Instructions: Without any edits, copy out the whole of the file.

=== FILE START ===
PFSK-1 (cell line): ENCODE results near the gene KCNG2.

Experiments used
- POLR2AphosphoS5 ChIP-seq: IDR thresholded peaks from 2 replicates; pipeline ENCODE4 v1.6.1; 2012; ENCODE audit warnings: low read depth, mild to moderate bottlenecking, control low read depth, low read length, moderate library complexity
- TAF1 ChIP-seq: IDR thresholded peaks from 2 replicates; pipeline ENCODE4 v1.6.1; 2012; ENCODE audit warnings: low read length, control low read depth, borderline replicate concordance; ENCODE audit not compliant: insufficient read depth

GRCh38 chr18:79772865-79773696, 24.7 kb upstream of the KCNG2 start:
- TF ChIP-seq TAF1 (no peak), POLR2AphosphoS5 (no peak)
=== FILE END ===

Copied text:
PFSK-1 (cell line): ENCODE results near the gene KCNG2.

Experiments used
- POLR2AphosphoS5 ChIP-seq: IDR thresholded peaks from 2 replicates; pipeline ENCODE4 v1.6.1; 2012; ENCODE audit warnings: low read depth, mild to moderate bottlenecking, control low read depth, low read length, moderate library complexity
- TAF1 ChIP-seq: IDR thresholded peaks from 2 replicates; pipeline ENCODE4 v1.6.1; 2012; ENCODE audit warnings: low read length, control low read depth, borderline replicate concordance; ENCODE audit not compliant: insufficient read depth

GRCh38 chr18:79772865-79773696, 24.7 kb upstream of the KCNG2 start:
- TF ChIP-seq TAF1 (no peak), POLR2AphosphoS5 (no peak)